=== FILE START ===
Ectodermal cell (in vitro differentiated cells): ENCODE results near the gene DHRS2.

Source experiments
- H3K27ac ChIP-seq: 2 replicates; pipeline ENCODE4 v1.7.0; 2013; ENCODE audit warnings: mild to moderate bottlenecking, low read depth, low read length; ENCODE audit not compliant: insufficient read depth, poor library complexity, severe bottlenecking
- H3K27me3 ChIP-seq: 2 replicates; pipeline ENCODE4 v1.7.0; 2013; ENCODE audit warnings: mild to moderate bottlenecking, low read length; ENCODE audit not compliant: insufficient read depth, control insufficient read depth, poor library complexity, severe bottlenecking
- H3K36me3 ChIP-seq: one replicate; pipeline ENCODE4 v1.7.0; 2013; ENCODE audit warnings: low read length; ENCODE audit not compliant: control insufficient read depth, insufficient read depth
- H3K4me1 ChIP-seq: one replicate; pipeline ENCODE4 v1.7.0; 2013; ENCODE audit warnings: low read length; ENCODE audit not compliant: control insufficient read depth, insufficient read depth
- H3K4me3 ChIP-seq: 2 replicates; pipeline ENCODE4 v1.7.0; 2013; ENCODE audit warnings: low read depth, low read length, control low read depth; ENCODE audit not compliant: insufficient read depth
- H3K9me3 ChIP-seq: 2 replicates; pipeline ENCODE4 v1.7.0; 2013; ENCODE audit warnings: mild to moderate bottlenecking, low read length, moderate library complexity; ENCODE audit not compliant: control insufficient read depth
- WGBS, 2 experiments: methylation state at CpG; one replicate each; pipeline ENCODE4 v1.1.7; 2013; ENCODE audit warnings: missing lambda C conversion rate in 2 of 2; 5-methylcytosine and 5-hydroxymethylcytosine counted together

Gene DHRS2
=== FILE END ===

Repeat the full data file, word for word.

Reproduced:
Ectodermal cell (in vitro differentiated cells): ENCODE results near the gene DHRS2.

Source experiments
- H3K27ac ChIP-seq: 2 replicates; pipeline ENCODE4 v1.7.0; 2013; ENCODE audit warnings: mild to moderate bottlenecking, low read depth, low read length; ENCODE audit not compliant: insufficient read depth, poor library complexity, severe bottlenecking
- H3K27me3 ChIP-seq: 2 replicates; pipeline ENCODE4 v1.7.0; 2013; ENCODE audit warnings: mild to moderate bottlenecking, low read length; ENCODE audit not compliant: insufficient read depth, control insufficient read depth, poor library complexity, severe bottlenecking
- H3K36me3 ChIP-seq: one replicate; pipeline ENCODE4 v1.7.0; 2013; ENCODE audit warnings: low read length; ENCODE audit not compliant: control insufficient read depth, insufficient read depth
- H3K4me1 ChIP-seq: one replicate; pipeline ENCODE4 v1.7.0; 2013; ENCODE audit warnings: low read length; ENCODE audit not compliant: control insufficient read depth, insufficient read depth
- H3K4me3 ChIP-seq: 2 replicates; pipeline ENCODE4 v1.7.0; 2013; ENCODE audit warnings: low read depth, low read length, control low read depth; ENCODE audit not compliant: insufficient read depth
- H3K9me3 ChIP-seq: 2 replicates; pipeline ENCODE4 v1.7.0; 2013; ENCODE audit warnings: mild to moderate bottlenecking, low read length, moderate library complexity; ENCODE audit not compliant: control insufficient read depth
- WGBS, 2 experiments: methylation state at CpG; one replicate each; pipeline ENCODE4 v1.1.7; 2013; ENCODE audit warnings: missing lambda C conversion rate in 2 of 2; 5-methylcytosine and 5-hydroxymethylcytosine counted together

Gene DHRS2